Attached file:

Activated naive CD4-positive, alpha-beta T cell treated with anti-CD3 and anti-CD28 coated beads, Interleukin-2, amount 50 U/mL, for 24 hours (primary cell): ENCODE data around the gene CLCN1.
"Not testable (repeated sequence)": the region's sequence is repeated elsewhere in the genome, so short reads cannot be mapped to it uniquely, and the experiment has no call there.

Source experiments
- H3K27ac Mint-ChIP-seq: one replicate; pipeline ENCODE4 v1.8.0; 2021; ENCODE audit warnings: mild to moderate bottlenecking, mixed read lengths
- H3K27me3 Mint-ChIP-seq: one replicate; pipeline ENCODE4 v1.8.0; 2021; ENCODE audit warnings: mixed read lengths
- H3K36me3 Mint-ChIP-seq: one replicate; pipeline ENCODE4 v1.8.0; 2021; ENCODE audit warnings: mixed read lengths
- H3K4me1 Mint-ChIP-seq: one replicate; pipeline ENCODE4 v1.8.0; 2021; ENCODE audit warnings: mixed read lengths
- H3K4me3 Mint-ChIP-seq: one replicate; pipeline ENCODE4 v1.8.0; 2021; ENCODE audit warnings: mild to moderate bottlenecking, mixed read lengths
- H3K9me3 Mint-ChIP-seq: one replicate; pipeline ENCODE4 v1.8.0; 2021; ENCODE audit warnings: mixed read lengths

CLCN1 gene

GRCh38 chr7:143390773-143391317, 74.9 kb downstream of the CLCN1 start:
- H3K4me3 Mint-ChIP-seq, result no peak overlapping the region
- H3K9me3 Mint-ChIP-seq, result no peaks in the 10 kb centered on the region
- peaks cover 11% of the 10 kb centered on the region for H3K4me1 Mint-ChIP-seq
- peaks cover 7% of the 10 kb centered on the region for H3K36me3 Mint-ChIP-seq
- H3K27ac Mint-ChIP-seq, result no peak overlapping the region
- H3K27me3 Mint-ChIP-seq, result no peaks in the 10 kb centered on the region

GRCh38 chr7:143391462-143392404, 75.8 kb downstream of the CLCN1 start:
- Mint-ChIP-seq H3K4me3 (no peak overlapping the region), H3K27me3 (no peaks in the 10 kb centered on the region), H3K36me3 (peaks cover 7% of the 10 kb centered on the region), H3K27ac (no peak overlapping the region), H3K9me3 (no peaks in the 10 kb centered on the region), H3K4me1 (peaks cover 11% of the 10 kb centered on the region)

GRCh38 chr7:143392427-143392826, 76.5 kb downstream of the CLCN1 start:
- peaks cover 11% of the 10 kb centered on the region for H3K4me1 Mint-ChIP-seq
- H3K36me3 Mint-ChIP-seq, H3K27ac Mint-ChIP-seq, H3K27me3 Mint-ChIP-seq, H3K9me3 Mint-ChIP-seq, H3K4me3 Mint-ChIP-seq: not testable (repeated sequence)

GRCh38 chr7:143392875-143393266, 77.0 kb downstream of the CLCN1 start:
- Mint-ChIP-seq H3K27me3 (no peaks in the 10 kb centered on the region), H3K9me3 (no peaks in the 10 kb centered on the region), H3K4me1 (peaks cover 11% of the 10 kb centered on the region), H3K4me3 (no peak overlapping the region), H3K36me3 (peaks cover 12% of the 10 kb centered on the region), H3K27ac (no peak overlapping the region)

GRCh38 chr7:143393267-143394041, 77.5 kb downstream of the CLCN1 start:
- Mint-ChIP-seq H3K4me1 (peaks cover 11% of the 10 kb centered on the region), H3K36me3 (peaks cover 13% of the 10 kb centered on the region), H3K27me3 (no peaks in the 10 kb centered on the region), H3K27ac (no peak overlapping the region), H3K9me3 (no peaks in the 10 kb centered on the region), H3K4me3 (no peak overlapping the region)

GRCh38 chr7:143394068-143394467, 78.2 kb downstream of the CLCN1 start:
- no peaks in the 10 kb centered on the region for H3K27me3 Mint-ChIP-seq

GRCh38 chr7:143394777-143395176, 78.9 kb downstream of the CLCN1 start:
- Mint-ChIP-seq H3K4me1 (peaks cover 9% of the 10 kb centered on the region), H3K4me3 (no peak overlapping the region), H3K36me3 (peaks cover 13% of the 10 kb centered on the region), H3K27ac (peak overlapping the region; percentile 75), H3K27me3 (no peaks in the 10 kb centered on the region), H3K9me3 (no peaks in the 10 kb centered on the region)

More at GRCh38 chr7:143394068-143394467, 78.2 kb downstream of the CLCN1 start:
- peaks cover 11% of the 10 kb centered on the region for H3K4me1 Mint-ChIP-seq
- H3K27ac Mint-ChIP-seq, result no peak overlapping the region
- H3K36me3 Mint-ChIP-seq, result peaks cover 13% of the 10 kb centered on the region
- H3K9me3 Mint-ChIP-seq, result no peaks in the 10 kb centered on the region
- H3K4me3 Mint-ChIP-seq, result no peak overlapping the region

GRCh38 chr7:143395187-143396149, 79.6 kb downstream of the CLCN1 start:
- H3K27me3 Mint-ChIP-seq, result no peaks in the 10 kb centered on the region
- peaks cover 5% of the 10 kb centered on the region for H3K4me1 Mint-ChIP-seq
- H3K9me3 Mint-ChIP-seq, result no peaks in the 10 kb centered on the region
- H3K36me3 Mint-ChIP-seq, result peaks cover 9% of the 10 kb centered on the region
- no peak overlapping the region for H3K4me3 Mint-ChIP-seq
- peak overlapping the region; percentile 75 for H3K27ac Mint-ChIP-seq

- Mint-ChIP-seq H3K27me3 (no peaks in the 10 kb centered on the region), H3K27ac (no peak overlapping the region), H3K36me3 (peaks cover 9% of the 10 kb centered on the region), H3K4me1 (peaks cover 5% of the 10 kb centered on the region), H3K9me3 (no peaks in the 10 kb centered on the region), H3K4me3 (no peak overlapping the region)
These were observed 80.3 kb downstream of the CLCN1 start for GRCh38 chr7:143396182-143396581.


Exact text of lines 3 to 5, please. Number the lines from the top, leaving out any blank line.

Source experiments
- H3K27ac Mint-ChIP-seq: one replicate; pipeline ENCODE4 v1.8.0; 2021; ENCODE audit warnings: mild to moderate bottlenecking, mixed read lengths
- H3K27me3 Mint-ChIP-seq: one replicate; pipeline ENCODE4 v1.8.0; 2021; ENCODE audit warnings: mixed read lengths